ERIC Number: ED462899
Record Type: Non-Journal
Publication Date: 2002-Feb
Reference Count: N/A
The Persistence of Employees Who Pursue Postsecondary Study. Stats in Brief.
Hudson, Lisa; Hurst, David
This report uses data from the base year and first follow-up to the 1995-1996 Beginning Postsecondary Students Longitudinal Study to answer questions about college student employment and the persistence of employed students in higher education. Findings from the study show that among those who expect to earn a certificate from their first postsecondary institution, students who define themselves as employees who study seem to do as well as their peers at persisting in and completing their postsecondary programs. But employees who study seem to have a more difficult time than other working students in persisting when their expectations are to earn an associate's degree, and have a more difficult time than all other students when their expectations are to earn a bachelor's degree or higher level degree. One reason is the time constraints of employees who study. In addition, since the primary role of these individuals is as an employee, they are more likely to forgo schooling when time becomes an issue. Employees who study are also more likely to have personal backgrounds that are related to lower postsecondary completion. (SLD)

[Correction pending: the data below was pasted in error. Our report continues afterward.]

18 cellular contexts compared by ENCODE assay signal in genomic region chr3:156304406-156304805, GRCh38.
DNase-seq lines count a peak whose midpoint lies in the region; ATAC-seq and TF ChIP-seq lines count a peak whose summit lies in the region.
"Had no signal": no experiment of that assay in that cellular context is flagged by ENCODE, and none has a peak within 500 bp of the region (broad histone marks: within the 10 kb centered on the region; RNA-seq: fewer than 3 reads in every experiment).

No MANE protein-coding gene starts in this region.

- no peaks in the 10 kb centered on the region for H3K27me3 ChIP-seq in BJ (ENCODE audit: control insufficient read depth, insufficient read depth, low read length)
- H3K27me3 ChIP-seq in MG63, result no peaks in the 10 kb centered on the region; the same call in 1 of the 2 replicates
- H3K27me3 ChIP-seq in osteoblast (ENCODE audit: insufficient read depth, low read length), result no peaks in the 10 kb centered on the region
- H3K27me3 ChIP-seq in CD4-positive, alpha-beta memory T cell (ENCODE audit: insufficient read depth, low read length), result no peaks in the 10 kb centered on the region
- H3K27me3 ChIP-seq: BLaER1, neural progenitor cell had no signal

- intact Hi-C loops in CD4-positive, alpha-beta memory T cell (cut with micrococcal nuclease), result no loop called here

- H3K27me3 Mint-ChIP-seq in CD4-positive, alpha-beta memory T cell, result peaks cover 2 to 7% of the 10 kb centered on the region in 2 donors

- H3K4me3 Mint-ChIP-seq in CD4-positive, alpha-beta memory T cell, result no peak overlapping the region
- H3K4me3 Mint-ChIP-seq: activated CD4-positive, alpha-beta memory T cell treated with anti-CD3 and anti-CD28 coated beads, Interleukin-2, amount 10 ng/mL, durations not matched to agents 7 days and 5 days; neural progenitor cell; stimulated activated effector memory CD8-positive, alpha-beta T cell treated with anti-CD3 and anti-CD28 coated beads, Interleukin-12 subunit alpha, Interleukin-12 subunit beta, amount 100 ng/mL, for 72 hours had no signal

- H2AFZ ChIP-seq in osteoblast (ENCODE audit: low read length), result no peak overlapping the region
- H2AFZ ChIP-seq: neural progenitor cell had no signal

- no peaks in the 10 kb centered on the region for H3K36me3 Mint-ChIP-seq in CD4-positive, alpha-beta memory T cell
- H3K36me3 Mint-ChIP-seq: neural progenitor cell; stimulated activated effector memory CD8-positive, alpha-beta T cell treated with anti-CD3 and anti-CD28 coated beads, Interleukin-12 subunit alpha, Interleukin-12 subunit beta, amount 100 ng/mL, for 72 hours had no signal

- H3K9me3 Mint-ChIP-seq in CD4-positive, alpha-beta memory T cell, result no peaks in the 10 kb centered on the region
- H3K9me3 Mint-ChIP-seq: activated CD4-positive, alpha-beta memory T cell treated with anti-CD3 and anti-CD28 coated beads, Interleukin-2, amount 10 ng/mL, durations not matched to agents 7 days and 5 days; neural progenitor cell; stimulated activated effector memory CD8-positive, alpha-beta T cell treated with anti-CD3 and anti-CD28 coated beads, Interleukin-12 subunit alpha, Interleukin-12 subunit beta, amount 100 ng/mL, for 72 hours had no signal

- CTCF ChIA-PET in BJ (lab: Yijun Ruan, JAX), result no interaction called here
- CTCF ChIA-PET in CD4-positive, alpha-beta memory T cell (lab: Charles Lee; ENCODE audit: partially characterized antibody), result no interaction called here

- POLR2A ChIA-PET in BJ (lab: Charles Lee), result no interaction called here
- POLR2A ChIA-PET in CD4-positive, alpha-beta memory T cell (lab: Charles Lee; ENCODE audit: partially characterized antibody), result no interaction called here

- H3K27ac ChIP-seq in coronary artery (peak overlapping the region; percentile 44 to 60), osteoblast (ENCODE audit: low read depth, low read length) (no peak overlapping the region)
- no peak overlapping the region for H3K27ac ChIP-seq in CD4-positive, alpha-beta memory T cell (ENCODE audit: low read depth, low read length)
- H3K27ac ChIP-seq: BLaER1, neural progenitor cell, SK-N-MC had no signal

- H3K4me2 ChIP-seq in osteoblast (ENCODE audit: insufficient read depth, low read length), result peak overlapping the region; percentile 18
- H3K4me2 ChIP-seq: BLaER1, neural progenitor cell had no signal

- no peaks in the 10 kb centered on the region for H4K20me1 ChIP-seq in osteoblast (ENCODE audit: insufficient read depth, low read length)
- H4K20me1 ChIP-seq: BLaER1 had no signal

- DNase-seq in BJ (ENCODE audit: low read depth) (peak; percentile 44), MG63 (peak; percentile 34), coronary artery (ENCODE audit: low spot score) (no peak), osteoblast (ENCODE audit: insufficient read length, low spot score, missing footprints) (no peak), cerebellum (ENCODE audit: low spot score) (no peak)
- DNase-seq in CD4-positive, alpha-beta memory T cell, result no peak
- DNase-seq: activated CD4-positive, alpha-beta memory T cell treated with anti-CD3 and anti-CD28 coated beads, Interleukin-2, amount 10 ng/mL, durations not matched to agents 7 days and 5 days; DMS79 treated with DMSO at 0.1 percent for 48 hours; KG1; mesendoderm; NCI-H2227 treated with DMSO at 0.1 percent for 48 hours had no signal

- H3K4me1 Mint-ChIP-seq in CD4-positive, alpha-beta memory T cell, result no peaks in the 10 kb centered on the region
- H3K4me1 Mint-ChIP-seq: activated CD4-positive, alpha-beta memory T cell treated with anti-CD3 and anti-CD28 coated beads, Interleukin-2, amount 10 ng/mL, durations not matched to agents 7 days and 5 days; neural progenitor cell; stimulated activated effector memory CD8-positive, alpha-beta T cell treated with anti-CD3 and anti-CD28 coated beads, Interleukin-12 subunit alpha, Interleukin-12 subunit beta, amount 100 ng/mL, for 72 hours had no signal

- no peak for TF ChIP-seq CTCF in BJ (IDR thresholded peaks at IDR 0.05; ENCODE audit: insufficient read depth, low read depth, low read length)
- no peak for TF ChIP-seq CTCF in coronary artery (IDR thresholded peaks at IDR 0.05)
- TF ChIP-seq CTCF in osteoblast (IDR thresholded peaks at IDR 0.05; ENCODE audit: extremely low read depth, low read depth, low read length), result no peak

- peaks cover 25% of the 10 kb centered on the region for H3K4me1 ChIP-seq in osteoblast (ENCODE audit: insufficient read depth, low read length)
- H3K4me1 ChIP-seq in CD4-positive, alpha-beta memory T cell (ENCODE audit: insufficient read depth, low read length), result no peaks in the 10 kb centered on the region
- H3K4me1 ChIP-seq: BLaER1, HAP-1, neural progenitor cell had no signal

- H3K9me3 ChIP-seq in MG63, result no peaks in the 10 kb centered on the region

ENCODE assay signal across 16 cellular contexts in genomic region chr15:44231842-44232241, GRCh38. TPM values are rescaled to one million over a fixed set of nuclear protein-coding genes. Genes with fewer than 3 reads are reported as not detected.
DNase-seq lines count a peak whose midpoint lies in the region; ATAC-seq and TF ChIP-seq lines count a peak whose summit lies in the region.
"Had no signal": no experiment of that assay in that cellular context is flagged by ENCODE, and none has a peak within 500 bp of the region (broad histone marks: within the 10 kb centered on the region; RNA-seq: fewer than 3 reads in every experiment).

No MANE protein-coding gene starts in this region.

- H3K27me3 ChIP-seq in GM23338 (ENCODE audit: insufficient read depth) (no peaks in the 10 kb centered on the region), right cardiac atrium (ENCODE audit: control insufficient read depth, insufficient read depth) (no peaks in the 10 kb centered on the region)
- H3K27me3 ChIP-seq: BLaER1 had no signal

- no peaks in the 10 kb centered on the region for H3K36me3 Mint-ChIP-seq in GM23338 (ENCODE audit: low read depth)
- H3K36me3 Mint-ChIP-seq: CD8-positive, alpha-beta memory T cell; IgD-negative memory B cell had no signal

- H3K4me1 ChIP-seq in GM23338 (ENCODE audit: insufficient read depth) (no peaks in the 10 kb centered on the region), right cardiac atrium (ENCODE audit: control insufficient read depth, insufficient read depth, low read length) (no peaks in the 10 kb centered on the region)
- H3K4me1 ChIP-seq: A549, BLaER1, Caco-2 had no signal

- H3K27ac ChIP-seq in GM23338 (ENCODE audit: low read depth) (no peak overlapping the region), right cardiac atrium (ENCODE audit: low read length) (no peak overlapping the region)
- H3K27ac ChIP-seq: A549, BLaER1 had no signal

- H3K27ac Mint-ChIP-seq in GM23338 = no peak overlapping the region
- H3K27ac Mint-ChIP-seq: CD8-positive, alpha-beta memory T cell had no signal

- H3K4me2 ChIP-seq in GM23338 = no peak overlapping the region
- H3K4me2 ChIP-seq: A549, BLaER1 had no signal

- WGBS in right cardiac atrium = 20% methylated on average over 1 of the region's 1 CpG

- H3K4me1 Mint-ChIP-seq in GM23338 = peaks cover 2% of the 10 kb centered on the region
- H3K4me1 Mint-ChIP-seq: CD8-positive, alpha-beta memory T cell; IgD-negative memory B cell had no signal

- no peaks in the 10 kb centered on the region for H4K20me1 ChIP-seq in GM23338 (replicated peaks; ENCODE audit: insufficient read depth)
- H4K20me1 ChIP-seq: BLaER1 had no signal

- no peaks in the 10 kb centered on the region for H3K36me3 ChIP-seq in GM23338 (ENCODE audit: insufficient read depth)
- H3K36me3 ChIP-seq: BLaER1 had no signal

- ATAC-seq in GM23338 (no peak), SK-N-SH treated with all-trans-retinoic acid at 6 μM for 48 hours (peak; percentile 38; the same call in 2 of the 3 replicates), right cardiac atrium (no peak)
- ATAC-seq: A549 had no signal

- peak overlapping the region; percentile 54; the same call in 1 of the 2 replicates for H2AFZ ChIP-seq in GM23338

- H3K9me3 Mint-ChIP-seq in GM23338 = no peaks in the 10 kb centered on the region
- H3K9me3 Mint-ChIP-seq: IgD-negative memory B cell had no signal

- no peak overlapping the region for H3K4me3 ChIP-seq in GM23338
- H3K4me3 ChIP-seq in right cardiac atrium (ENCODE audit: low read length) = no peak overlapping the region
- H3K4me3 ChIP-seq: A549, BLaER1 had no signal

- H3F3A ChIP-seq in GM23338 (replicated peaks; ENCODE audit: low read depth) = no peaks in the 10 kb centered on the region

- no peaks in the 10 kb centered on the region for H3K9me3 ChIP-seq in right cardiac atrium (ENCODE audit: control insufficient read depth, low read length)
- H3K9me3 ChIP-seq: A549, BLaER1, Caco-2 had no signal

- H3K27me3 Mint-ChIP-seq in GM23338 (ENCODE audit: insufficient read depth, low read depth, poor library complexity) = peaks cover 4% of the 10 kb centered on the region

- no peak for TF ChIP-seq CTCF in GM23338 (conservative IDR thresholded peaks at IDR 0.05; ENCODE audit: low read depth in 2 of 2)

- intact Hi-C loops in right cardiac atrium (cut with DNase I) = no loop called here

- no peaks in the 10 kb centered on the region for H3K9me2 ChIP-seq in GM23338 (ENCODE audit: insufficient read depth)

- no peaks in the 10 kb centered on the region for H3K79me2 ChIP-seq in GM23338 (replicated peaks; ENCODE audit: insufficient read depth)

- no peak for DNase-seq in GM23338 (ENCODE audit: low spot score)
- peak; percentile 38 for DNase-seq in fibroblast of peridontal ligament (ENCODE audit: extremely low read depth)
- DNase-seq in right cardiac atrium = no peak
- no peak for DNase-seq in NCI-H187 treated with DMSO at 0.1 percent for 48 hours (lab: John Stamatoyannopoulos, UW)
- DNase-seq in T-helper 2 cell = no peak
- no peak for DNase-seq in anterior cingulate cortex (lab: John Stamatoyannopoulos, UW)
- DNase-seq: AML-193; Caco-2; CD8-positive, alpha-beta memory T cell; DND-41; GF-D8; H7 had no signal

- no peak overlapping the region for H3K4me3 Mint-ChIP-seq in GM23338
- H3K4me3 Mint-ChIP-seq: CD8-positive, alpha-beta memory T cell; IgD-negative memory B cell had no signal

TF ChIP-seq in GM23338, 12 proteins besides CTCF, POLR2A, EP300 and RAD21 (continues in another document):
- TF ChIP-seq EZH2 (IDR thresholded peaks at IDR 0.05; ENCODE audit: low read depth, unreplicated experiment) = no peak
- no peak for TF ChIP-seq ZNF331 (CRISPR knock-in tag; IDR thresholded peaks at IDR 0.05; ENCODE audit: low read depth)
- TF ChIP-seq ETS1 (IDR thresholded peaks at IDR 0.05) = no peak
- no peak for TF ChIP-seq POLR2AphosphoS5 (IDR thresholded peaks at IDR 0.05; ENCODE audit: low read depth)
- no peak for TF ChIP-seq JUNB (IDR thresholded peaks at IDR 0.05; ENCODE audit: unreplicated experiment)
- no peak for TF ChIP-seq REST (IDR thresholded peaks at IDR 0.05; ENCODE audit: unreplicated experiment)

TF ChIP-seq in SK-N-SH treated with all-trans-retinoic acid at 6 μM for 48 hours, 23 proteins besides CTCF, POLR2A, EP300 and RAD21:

Descriptors: Academic Aspiration, Academic Persistence, College Students, Dropouts, Educational Attainment, Higher Education, Longitudinal Studies, National Surveys, Part Time Employment, Part Time Students, Student Employment, Student Responsibility, Time Factors (Learning)
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Publication Type: Reports - Research
Education Level: N/A
Authoring Institution: National Center for Education Statistics (ED), Washington, DC.
Identifiers - Assessments and Surveys: Beginning Postsecondary Students Longitudinal Study